Visitors to the Museum of Medieval Torture Instruments in Prague can check out some of the most gruesome instruments of pain devised by man.

And if you don’t get your fill of torment there, the streets of the Czech Republic capital offer plenty of chances to experience a modern form of torture — gift shopping. In fact, many of the instruments of pain found at the museum have some rather painful — or at least annoying — counterparts in souvenir shops. Some examples:

¶ The Iron Maiden: The pièce de résistance of the torture museum, this is a sarcophagus fitted with spikes designed to pierce the body but miss the vital organs of a victim who has been shut inside. Operators wanted to make sure the person trapped inside went through long, agonizing suffering.

Its modern equivalent — the Russian nesting doll — can be viewed in all its grotesque manifestations in virtually every gift shop in downtown Prague. They feature increasingly smaller versions of the outside doll. Strangely, their creators have yet to devise an Iron Maiden nesting doll with metal spikes inside.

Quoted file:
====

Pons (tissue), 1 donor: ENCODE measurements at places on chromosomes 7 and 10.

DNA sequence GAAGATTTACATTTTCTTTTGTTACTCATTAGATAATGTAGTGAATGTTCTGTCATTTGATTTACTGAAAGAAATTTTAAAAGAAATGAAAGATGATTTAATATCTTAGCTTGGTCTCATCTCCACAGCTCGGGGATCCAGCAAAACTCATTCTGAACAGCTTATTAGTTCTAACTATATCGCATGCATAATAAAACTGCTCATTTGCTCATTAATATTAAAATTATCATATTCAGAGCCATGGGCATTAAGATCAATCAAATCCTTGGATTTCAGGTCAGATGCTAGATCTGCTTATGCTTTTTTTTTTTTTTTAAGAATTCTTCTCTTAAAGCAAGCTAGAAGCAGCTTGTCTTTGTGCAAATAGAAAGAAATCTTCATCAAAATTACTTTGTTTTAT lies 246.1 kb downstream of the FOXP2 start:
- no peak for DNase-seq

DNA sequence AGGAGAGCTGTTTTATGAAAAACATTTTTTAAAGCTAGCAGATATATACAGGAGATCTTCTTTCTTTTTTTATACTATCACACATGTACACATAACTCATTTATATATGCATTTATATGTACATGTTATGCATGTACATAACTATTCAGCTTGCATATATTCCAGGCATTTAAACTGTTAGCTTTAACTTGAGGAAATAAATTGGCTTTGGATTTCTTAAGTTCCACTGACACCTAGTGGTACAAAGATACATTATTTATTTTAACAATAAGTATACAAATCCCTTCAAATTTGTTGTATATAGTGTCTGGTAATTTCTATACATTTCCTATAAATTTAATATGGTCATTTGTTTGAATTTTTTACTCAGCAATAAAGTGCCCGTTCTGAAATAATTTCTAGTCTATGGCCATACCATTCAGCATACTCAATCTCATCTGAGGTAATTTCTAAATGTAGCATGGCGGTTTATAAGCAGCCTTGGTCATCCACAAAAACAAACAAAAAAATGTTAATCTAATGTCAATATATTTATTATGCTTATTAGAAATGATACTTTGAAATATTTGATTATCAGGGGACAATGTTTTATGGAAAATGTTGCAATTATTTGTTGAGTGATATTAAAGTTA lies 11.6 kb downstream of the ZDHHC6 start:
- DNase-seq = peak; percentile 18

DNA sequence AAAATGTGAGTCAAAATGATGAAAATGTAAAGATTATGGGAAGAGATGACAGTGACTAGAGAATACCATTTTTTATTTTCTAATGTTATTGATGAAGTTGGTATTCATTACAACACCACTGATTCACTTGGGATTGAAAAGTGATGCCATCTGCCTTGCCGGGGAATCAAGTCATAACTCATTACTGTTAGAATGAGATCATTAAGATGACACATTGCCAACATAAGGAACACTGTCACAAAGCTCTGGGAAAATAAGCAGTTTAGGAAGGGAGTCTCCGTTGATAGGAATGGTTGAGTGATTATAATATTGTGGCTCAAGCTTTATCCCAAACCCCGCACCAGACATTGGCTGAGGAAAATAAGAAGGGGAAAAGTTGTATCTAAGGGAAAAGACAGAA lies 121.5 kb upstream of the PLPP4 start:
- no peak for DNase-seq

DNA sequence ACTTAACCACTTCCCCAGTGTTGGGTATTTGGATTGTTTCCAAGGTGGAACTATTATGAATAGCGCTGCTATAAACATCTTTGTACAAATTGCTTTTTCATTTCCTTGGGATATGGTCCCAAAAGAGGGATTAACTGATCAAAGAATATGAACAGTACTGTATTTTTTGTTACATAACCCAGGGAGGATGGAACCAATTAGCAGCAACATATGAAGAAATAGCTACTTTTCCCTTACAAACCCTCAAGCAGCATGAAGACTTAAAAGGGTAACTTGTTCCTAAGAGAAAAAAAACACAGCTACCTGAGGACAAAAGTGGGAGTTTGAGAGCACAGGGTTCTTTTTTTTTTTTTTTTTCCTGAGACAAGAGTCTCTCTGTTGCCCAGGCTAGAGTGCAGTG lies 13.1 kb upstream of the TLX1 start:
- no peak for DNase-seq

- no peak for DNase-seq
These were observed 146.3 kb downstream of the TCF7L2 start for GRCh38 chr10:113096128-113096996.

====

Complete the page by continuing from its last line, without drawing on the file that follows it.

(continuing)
¶ The Head Crusher: Another nasty instrument on display at the torture museum. The victim’s chin was placed on a wooden or iron support and the instrument’s cap was screwed down on his or her head.

“First the victim’s teeth and jawbone would be crushed and eventually, as the pressure increased, his brain tissue would actually start to come out of his skull. In certain Latin American countries a similar device is still used,” reads a sign at the museum.

These days, tourists’ heads are not crushed. Instead they are wrapped in fake fur hats that the Czech Republic’s new entrepreneurs have stamped, ironically, with Soviet-style hammer-and- sickle badges.